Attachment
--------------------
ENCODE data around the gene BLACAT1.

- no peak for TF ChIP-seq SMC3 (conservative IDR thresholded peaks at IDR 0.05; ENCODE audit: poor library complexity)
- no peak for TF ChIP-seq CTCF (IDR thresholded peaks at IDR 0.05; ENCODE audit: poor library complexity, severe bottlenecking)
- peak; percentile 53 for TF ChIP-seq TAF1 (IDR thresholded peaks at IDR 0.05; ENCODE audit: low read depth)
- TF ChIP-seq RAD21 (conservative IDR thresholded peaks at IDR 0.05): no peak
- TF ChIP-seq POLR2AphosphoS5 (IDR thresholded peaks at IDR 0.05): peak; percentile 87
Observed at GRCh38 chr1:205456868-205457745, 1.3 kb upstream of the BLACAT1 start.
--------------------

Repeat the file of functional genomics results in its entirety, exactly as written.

ENCODE data around the gene BLACAT1.

- no peak for TF ChIP-seq SMC3 (conservative IDR thresholded peaks at IDR 0.05; ENCODE audit: poor library complexity)
- no peak for TF ChIP-seq CTCF (IDR thresholded peaks at IDR 0.05; ENCODE audit: poor library complexity, severe bottlenecking)
- peak; percentile 53 for TF ChIP-seq TAF1 (IDR thresholded peaks at IDR 0.05; ENCODE audit: low read depth)
- TF ChIP-seq RAD21 (conservative IDR thresholded peaks at IDR 0.05): no peak
- TF ChIP-seq POLR2AphosphoS5 (IDR thresholded peaks at IDR 0.05): peak; percentile 87
Observed at GRCh38 chr1:205456868-205457745, 1.3 kb upstream of the BLACAT1 start.